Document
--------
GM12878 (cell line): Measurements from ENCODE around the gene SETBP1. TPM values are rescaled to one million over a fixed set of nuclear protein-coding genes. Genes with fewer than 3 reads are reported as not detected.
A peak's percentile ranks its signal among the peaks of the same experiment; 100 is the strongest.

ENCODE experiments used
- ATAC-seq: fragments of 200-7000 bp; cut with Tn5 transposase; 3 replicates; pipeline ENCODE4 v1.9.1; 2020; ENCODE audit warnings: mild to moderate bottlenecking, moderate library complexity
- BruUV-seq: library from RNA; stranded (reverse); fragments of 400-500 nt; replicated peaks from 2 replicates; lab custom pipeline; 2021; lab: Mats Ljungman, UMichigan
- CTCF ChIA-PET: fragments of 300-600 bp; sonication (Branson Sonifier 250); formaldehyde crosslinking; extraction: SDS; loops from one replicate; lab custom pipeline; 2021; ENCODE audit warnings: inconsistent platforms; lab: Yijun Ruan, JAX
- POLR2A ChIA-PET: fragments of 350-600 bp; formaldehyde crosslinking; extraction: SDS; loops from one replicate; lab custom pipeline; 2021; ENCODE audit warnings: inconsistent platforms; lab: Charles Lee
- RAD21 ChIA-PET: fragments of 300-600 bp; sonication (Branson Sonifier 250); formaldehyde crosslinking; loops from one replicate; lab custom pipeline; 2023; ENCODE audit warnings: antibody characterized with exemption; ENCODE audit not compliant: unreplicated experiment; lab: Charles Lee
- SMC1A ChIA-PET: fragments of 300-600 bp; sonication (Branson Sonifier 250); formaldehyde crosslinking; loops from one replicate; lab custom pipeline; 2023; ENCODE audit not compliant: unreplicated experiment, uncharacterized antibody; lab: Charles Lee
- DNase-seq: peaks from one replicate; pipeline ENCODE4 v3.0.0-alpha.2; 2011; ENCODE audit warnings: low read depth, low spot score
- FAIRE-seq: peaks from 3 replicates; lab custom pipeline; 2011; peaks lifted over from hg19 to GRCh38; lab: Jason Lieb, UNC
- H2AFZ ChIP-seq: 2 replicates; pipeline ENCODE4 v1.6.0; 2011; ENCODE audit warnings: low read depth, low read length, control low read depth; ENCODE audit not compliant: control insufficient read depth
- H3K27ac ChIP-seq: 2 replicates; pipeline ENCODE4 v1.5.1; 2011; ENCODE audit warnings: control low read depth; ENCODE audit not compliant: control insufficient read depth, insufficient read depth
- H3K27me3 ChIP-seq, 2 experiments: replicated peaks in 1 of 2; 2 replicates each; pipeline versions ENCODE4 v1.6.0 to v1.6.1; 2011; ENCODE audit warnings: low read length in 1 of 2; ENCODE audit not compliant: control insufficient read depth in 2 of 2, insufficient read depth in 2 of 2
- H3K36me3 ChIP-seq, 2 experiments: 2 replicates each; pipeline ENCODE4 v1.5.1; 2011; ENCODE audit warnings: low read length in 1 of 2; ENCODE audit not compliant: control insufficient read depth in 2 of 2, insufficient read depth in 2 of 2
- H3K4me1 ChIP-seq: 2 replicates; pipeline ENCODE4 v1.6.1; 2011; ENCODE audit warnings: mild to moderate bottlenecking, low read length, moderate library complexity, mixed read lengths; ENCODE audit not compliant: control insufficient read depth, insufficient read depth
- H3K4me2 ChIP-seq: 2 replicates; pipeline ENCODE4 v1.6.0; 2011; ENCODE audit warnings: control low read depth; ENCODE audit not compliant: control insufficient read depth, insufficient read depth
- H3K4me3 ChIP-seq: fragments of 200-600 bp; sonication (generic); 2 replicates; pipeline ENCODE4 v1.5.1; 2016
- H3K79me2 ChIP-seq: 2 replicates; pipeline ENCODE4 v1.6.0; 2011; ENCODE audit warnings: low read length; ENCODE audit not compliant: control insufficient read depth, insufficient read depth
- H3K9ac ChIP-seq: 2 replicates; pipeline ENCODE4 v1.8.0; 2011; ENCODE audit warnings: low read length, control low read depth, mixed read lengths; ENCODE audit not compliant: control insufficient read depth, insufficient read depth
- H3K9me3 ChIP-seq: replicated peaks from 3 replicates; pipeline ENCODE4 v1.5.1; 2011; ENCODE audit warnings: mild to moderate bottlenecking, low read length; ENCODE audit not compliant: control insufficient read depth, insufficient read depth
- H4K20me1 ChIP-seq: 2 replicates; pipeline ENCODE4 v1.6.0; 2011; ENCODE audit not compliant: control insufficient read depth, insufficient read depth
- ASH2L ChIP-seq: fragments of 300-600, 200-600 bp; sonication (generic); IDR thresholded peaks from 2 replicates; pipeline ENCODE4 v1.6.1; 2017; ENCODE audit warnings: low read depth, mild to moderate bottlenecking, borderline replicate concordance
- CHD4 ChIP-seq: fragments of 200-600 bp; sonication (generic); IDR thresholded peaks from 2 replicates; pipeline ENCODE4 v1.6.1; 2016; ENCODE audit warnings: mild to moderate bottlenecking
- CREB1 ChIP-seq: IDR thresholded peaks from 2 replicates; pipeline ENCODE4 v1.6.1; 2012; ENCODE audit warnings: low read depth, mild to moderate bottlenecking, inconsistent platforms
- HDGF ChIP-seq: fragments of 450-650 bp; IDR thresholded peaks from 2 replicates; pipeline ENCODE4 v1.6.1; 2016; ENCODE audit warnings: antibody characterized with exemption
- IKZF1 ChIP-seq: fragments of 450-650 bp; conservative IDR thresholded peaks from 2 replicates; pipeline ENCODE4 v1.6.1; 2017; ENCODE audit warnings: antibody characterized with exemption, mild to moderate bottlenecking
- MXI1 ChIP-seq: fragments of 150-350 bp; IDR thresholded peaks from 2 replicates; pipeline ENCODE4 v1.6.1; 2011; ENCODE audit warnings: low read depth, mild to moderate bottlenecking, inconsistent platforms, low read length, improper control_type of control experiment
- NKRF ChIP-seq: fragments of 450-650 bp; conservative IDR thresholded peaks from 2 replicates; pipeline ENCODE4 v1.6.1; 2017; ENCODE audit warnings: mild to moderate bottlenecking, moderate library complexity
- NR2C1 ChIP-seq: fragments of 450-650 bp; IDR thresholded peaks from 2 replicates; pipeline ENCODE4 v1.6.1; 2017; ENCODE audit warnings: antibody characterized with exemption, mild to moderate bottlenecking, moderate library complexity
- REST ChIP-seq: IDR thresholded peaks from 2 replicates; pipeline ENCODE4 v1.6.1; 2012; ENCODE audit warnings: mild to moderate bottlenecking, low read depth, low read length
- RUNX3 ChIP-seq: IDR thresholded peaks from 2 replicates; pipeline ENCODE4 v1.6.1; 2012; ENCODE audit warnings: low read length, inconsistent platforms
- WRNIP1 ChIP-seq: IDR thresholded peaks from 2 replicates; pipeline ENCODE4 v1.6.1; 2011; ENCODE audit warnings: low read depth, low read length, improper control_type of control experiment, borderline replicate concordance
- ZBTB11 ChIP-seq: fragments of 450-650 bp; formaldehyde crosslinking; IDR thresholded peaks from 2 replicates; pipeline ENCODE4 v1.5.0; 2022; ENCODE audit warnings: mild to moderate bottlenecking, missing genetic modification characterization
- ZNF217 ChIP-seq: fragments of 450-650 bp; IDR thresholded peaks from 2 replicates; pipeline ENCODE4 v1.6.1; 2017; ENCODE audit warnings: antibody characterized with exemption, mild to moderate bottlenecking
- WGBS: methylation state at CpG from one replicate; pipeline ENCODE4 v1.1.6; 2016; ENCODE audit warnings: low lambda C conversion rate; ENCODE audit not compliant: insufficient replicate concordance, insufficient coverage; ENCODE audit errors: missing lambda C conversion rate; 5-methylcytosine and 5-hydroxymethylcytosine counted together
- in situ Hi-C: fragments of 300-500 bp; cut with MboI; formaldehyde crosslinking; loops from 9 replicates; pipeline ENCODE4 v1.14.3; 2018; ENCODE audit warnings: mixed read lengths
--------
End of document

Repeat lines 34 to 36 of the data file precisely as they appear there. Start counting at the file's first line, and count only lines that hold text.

- ZBTB11 ChIP-seq: fragments of 450-650 bp; formaldehyde crosslinking; IDR thresholded peaks from 2 replicates; pipeline ENCODE4 v1.5.0; 2022; ENCODE audit warnings: mild to moderate bottlenecking, missing genetic modification characterization
- ZNF217 ChIP-seq: fragments of 450-650 bp; IDR thresholded peaks from 2 replicates; pipeline ENCODE4 v1.6.1; 2017; ENCODE audit warnings: antibody characterized with exemption, mild to moderate bottlenecking
- WGBS: methylation state at CpG from one replicate; pipeline ENCODE4 v1.1.6; 2016; ENCODE audit warnings: low lambda C conversion rate; ENCODE audit not compliant: insufficient replicate concordance, insufficient coverage; ENCODE audit errors: missing lambda C conversion rate; 5-methylcytosine and 5-hydroxymethylcytosine counted together